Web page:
Longing for some good news, the video-game sector found a superhero this week. Activision's ( ATVI) new Spider-Man 2 game has all the makings of a big hit, according to numbers released by the company on Wednesday. The company has already shipped more than 2 million copies of the game in North America alone, an indication of strong initial demand for the title. "This is another incremental positive for
Activision," said P.J. McNealy, who covers video-game makers as an analyst for American Technology Research. (McNealy doesn't own Activision, and American Technology does not do investment banking.) The news was a welcome change after several weeks of negative reports from the sector. On Tuesday, for instance, Harris Nesbitt analyst Edward Williams dropped coverage of Acclaim ( AKLM), saying that he believed the company would soon be forced to file for bankruptcy. " Acclaim shares at this juncture are not worthy of serious investment consideration," Williams said in his note. "In our view, the company is struggling to remain a going concern." Williams' note postdated Acclaim's announcement on Friday of a much-worse-than-expected quarterly loss. Acclaim also said it was having trouble paying its creditors and partners. (Williams doesn't own shares of Acclaim, and Harris Nesbitt doesn't have any banking business with the company.) But Acclaim hasn't been the only video-game company facing trouble. Among the other struggling companies in the sector are: U.K.-based Eidos (EIDSY), which said last month that it was considering a possible sale. The company also delayed the release of one of its key titles, ShellShock: Nam '67. Take-Two Interactive (TTWO), which in early June missed earnings expectations and lowered guidance for its current quarter. The company's attraction to investors depends almost entirely on the success of San Andreas, the latest iteration of Take-Two's popular Grand Theft Auto franchise scheduled for release later this year. Midway (MWY), whose stock has dropped nearly 20% since June 25. Although the company's shares are still up 162% for the year, many analysts consider the company to be overvalued, noting that Midway hasn't posted a profitable quarter in more than 17 straight quarters. And several analysts have attributed the stock's rise solely to market Many of the big-name video-game stocks are up for the year -- Eidos, Atari ( ATAR) and Acclaim are notable exceptions -- but nearly all are off the highs they set in March and April. Though the video-game sector continues to grow, several analysts have projected further consolidation, particularly as companies prepare for the next generation of consoles. Analysts believe that Microsoft ( MSFT), Sony ( SNE) and Nintendo will each release a new version of their game machines by 2006. purchases made by Viacom CEO Sumner Redstone, who has raised his stake in the company to nearly 80% of its outstanding stock.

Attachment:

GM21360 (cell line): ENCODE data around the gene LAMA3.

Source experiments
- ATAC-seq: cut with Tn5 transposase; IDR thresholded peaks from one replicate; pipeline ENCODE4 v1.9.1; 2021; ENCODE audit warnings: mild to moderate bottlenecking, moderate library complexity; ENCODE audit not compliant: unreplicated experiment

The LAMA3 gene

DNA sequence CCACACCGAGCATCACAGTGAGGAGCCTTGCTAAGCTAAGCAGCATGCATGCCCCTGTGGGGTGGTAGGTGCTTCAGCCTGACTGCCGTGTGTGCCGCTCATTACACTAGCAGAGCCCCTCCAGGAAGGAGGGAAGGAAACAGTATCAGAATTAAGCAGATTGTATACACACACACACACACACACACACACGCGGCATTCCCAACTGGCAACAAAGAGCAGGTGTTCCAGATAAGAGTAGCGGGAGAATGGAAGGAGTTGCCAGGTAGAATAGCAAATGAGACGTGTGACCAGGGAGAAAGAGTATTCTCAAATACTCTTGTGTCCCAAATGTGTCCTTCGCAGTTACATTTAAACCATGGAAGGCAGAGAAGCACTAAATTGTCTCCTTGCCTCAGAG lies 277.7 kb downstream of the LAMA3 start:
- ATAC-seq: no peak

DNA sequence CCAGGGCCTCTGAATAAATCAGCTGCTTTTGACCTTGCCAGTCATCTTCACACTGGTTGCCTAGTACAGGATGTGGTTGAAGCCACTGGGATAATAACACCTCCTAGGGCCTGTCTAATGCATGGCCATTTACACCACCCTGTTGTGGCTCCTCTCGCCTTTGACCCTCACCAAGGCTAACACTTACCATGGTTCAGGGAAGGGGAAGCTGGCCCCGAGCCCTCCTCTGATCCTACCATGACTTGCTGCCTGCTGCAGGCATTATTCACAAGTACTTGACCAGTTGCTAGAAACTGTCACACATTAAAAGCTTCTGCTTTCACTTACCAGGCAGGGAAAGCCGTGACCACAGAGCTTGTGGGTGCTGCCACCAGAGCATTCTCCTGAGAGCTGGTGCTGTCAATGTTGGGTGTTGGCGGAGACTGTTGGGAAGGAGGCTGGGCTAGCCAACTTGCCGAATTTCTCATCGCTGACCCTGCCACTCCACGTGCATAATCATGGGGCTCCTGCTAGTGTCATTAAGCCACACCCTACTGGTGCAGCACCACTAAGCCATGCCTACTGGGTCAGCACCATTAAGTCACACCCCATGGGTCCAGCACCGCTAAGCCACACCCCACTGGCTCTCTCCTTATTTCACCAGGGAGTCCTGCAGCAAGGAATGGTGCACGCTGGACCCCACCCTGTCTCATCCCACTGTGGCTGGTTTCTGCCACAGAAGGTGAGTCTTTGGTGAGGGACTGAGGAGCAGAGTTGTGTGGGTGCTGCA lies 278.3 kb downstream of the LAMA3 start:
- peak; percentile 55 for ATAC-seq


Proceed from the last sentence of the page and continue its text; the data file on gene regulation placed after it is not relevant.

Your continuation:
In the last console transition, many gamemakers saw their revenue and profits plummet, a consequence of having to shoulder increased development costs for the new platforms while their sales of titles written for the legacy machines decline. To be sure, not everyone is struggling.
Electronic Arts ( ERTS) and THQ ( THQI) each topped analysts' estimates with their latest quarterly reports, as did Activision with its report. Although Activision warned that its full-year earnings might not meet the Street's expectations, some analysts now think the company was being conservative. And though Activision didn't release actual sales results for Spider-Man 2, the strong shipment numbers should signify robust sales for the title. A title is generally considered a hit if it sells more than 1 million copies over the course of its lifetime, said Harris Nesbitt's Williams. (Williams doesn't own shares of Activision, and Harris Nesbitt doesn't have any banking business with the company.) Spider-Man 2 is the top-selling video game for the PlayStation 2 on Amazon.com and the sixth-most-popular item overall at the merchant's Web store. "Throw in international sales and reorders, and certainly this game becomes a very, very big title," Williams said. Activision has already had one hit this year with Shrek 2, its title based on the recently released movie of the same name, noted a fund manager who asked not to be named. The fund manager is long about 300,000 shares of Activision. Noting that the company expects to release the latest version of its Doom series later this year, the fund manager said that Activision could greatly exceed Wall Street's earnings estimates and its own guidance. "They totally sandbagged their numbers for this year," the fund manager said.